Unfortunately, when we don’t get to witness it, we often cannot imagine it, and then we are prone to misunderstanding it. And this brings us to a second reason we’ve become clueless: living in a fast-paced, “snap-out-of-it” culture. We define "strength" as the ability to maintain a stiff upper lip, look ahead into the future, and not cry over spilt milk. Especially after a tiny baby dies, we tend to assume the parents’ adjustment should be smooth, quick, and easy. They should be able to move on after a few months, right? Click, drag, done!
"Children’s talent to endure stems from their ignorance of alternatives." - Maya Angelou
But bereaved parents cannot move on, and as a result, they often feel misunderstood, abandoned, and disenfranchised. Indeed, the bereaved often feel adrift because we feel uneasy and helpless when witnessing their grief, which is why we tend to prod them to snap out of it, look on the bright side, and move on.
In fact, some people—including too many professionals—consider it detrimental for parents to continue thinking about and feeling connected to their baby for more than several months, and certainly beyond a couple years or so. And because we’re so isolated from birth and death, we buy into the myth that by ruminating, parents are only making themselves sadder than they need to be. We assume it’s healthier for parents to detach from “this baby that never was,” or at least distract themselves with positive thinking so they can “get over it” and “get on with life” in a timely manner. Moving on ASAP is seen as a reasonable and worthy goal.
But parents generally disagree with this view of their grief and mourning. And those who specialize in perinatal bereavement have learned to listen to parents as the ultimate experts on this experience—including how to endure it, what healing looks like, and the value of taking all the time they need. Indeed, the vast majority of parents discover that “moving on” is impossible. So therefore, and apparently, moving on is neither a reasonable nor worthy goal.
Why do parents view moving on as impossible?
This grave marker captures the depth of a parent's bond and grief: "My heart, my soul, my baby boy." Source: Deborah L. Davis
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To “move on” is to close a chapter. Moving on is what we do after we break up with a lover, after we get fired from a job, after we lose a cellphone. Lovers can be outgrown, jobs can be a bad fit, and phones can be replaced. Moving on is adaptive and allows for full recovery. Moving on also means forgetting, or perhaps having only a fleeting or distant memory with no emotional load.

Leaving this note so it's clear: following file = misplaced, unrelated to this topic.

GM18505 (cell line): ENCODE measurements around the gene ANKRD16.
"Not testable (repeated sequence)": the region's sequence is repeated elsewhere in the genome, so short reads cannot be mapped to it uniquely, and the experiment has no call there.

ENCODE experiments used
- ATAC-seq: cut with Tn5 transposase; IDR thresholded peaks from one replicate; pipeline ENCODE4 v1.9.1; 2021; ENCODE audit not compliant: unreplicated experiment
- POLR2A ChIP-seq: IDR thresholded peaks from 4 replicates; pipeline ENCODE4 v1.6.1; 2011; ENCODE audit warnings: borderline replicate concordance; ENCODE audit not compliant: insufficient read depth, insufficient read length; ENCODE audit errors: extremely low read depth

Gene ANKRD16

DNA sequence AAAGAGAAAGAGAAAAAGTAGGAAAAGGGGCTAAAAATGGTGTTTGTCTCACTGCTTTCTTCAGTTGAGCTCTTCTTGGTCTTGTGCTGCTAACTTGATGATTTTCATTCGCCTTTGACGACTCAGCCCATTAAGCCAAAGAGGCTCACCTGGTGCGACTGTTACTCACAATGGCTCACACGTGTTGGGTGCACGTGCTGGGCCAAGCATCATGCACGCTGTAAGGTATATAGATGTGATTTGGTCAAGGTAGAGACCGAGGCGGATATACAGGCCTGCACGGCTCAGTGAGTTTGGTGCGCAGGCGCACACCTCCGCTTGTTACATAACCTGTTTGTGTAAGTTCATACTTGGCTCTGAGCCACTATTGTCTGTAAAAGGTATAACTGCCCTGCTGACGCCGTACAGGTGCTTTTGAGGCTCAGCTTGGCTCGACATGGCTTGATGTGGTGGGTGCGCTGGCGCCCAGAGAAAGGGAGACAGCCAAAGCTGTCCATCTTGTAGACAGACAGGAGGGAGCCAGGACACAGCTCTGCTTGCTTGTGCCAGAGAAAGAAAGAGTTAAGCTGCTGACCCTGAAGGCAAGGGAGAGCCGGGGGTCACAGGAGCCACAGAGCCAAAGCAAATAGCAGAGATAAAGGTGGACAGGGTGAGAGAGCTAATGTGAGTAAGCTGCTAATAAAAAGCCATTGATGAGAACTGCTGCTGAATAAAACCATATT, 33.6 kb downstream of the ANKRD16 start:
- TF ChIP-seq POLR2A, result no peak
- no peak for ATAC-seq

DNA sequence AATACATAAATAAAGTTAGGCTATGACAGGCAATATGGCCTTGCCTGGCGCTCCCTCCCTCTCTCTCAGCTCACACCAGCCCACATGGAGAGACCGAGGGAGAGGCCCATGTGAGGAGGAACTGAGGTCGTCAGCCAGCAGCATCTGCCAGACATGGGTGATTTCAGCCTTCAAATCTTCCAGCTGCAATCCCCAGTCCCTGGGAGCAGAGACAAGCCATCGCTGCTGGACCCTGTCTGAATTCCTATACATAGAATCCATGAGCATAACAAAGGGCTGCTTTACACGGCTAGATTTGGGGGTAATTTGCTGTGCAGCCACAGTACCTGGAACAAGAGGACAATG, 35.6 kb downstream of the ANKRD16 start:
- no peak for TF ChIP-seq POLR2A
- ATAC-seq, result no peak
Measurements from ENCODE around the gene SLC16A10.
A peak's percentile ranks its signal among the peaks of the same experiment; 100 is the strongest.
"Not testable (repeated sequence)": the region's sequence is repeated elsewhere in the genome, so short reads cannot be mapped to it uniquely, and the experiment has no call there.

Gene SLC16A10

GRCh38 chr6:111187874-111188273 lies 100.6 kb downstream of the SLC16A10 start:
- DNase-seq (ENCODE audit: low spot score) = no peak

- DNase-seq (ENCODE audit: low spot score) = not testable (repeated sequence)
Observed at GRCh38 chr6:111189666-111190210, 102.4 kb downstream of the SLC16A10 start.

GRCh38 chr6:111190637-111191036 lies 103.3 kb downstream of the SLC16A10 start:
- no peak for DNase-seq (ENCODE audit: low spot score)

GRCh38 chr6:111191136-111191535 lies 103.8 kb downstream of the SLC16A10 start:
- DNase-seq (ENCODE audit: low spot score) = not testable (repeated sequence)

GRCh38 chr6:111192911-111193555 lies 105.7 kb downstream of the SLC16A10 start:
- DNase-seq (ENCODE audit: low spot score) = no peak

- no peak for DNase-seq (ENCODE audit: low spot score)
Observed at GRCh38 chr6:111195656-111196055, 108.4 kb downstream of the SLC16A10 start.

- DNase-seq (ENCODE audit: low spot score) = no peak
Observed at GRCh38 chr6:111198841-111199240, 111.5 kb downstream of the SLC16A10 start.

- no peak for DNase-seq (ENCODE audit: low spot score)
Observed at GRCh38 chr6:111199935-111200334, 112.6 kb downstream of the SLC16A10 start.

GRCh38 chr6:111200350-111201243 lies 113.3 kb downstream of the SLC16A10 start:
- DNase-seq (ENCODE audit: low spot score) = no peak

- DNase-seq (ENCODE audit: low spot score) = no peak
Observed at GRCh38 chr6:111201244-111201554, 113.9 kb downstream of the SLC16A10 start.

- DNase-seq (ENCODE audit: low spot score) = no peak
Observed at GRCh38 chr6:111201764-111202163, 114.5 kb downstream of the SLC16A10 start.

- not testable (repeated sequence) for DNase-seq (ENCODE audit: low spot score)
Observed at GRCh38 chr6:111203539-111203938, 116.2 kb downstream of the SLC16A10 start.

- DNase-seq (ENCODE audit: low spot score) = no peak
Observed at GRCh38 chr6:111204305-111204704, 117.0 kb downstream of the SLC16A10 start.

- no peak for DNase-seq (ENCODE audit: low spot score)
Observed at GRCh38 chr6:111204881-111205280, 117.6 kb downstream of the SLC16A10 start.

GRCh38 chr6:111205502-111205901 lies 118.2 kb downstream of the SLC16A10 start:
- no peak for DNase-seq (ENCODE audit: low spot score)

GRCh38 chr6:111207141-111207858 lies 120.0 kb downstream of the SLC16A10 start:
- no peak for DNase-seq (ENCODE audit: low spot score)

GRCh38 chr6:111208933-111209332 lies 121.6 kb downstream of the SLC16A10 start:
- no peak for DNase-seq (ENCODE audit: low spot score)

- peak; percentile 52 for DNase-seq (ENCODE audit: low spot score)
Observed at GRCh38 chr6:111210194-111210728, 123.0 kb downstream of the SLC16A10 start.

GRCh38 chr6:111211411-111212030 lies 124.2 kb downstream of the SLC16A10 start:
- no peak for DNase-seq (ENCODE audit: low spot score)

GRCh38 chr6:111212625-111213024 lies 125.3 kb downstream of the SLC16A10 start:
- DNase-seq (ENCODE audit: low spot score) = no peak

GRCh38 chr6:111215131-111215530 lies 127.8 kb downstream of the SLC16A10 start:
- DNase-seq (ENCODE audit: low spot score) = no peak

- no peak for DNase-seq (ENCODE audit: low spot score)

For parents, there is no full recovery. There will always be somebody missing; emotion will always accompany the memories. Moving on would be akin to driving off and watching their baby disappear into the past as they glance at the rearview mirror. This is unthinkable. Especially for the mother, it’s biologically impossible. She is wired for nurturing, and every cell in her body cries out for this baby. In fact, moving on is maladaptive when a baby dies. Parents invest in each child as unique, and fold him or her into their family no matter how long that little life gets to live. They don’t want to forget. They can’t. And they don’t want to “move on.”
But fear not. Parents are also resilient. Over time, as they grieve and mourn, they can experience a transformational healing."Beloved Daughter." Parents hold tight to their heartfelt connection with their babies. Source: Deborah L Davis
Healing means gradually letting go of what might have been and adjusting to what is . And in time, after their anguish softens and naturally fades to the background, they can lean fully into the future. But they don’t “move on.” They continue to hold tight to that heartfelt connection with their baby. They continue to cherish their memories and keepsakes. And they will always feel a twinge of grief when they think of their baby. That’s because they will always honor that little life, and they will forever be their baby’s mother or father.
Parents don’t move on; they simply learn to lean into life again, with their babies still tucked into their hearts and minds.